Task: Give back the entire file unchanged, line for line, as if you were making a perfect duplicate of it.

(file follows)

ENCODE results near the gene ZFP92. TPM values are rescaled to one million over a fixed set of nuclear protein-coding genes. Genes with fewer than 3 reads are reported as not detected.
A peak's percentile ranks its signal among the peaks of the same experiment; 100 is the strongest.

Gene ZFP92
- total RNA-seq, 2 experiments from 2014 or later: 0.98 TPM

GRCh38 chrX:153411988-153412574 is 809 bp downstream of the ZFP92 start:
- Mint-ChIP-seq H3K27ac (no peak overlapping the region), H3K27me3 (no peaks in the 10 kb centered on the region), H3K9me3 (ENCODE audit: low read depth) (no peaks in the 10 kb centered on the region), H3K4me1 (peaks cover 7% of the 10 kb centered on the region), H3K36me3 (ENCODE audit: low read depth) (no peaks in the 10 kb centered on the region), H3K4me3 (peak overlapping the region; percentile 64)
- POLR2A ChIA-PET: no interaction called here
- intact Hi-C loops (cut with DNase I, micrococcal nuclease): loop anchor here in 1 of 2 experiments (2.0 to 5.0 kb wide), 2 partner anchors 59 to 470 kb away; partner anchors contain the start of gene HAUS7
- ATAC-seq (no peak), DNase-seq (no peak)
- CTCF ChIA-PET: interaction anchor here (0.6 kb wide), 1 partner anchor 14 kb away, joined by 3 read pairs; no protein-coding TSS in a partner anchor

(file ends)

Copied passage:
ENCODE results near the gene ZFP92. TPM values are rescaled to one million over a fixed set of nuclear protein-coding genes. Genes with fewer than 3 reads are reported as not detected.
A peak's percentile ranks its signal among the peaks of the same experiment; 100 is the strongest.

Gene ZFP92
- total RNA-seq, 2 experiments from 2014 or later: 0.98 TPM

GRCh38 chrX:153411988-153412574 is 809 bp downstream of the ZFP92 start:
- Mint-ChIP-seq H3K27ac (no peak overlapping the region), H3K27me3 (no peaks in the 10 kb centered on the region), H3K9me3 (ENCODE audit: low read depth) (no peaks in the 10 kb centered on the region), H3K4me1 (peaks cover 7% of the 10 kb centered on the region), H3K36me3 (ENCODE audit: low read depth) (no peaks in the 10 kb centered on the region), H3K4me3 (peak overlapping the region; percentile 64)
- POLR2A ChIA-PET: no interaction called here
- intact Hi-C loops (cut with DNase I, micrococcal nuclease): loop anchor here in 1 of 2 experiments (2.0 to 5.0 kb wide), 2 partner anchors 59 to 470 kb away; partner anchors contain the start of gene HAUS7
- ATAC-seq (no peak), DNase-seq (no peak)
- CTCF ChIA-PET: interaction anchor here (0.6 kb wide), 1 partner anchor 14 kb away, joined by 3 read pairs; no protein-coding TSS in a partner anchor